Lens 9, grid 11, detector 13, collector 14, and counter 15 are:
Lens 9=compound ultraviolet lens (quartz, sapphire).
Grid 11=stainless steel fine mesh grid approx. 80% transmission;
Detector 13=channel electron amplifier.
Collector 14=stainless steel cup.
Counter 15=fast electron pulse counting system.
The characteristics of signal generator and test computer 6 are those of a high speed logic testing system, of any type now common to the art of testing an integrated circuit by exercising it under dynamic conditions simulating actual or stressed operation.
The operating environment within chamber 4 is vacuum with approximately 10-5, 10-6 torr base pressure (or lower).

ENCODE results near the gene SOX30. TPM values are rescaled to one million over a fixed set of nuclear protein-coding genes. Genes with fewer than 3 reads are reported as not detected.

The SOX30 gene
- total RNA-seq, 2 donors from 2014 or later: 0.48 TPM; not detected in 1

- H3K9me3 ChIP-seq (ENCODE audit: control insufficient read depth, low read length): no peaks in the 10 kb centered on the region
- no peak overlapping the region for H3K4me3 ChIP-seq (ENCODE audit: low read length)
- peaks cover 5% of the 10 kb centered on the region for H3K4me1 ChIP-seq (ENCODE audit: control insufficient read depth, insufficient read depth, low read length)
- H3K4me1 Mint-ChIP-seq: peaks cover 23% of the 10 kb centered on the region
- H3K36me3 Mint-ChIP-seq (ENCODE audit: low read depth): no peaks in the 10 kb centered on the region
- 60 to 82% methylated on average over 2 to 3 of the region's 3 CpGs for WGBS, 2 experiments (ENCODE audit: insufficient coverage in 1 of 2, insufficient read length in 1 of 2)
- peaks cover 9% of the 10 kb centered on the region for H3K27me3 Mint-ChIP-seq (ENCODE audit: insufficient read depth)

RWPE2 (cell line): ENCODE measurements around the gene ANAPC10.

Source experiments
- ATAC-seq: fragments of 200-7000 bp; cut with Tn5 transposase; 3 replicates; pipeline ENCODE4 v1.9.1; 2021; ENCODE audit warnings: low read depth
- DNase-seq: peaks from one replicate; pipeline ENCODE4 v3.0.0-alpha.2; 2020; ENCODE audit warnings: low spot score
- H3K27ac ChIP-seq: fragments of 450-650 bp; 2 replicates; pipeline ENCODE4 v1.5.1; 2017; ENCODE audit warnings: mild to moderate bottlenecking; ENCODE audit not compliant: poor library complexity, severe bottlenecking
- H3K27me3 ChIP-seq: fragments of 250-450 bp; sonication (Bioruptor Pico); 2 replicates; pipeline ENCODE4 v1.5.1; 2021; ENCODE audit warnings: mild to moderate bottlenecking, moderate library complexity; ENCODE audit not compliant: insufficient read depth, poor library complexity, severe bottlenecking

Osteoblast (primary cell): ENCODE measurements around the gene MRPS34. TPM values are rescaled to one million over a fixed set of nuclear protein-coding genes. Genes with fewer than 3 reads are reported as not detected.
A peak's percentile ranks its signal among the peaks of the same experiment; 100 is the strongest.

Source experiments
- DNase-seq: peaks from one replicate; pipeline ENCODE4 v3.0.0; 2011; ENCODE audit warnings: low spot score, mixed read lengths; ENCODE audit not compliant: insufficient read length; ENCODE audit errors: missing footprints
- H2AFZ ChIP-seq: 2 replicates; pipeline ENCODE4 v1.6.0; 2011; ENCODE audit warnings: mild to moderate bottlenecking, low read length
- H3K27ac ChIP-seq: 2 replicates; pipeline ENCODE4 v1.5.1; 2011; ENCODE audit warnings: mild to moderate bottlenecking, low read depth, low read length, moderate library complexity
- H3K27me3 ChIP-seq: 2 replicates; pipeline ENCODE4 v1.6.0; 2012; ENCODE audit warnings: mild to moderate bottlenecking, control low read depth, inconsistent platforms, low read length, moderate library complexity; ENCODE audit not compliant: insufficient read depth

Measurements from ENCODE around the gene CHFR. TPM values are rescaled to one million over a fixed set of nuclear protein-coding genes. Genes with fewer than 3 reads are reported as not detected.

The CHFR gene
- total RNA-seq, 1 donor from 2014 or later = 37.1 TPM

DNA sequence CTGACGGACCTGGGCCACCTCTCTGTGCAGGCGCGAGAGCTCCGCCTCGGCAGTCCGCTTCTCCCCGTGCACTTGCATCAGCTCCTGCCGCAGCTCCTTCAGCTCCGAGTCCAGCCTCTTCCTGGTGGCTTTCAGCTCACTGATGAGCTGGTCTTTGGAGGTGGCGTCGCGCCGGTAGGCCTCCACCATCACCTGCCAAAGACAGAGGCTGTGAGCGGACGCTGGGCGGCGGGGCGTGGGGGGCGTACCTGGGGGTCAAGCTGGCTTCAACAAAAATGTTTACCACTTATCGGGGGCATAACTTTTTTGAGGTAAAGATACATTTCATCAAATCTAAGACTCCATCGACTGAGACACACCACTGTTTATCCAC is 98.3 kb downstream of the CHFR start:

The electron emission signal 10 caused by the laser pulse carries a characteristic distribution of electron energies. When the voltage at pad 3 is more positive relative to the grid 11, more electrons in emission signal 10 are retarded from passing the grid 11 to be measured by the detection system 13-15; thus the emission signal 10 as measured by the detection system consisting of grid system 11, 12 and detection system 13-15 reflects the voltage at pad 3 during the laser pulse, which can be sufficiently fast, for example, nominal 5 picoseconds for very high speed circuits, to resolve the AC switching transient accompanying a change in logic state of pad 3 (as well as the logic state itself).